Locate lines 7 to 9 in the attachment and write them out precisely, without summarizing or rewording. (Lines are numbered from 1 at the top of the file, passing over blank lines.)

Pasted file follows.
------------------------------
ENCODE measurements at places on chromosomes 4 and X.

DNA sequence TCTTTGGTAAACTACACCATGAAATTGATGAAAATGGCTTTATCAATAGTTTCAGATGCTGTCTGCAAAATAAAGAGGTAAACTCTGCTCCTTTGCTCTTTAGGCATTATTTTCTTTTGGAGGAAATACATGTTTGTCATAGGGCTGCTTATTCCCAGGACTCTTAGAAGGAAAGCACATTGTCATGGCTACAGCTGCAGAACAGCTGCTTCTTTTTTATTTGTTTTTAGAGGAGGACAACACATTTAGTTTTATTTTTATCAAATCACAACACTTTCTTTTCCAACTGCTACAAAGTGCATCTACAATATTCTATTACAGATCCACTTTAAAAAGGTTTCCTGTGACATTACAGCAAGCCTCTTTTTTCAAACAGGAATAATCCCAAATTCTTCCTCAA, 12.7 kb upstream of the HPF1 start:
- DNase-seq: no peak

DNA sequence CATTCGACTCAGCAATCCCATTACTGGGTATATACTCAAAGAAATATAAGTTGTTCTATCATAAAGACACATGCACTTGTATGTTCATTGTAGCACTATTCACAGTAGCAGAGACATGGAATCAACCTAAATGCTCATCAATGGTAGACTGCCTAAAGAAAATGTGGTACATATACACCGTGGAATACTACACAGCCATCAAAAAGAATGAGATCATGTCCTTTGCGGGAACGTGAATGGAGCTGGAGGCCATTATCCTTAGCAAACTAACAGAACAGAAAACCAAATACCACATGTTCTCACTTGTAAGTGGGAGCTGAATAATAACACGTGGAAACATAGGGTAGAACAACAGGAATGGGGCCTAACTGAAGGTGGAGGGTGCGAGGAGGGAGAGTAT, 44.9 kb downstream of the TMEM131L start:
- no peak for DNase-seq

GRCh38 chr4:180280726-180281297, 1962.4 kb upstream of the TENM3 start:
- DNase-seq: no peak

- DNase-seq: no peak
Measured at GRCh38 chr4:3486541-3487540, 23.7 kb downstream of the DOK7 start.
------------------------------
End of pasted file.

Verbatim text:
- DNase-seq: no peak

- DNase-seq: no peak
Measured at GRCh38 chr4:3486541-3487540, 23.7 kb downstream of the DOK7 start.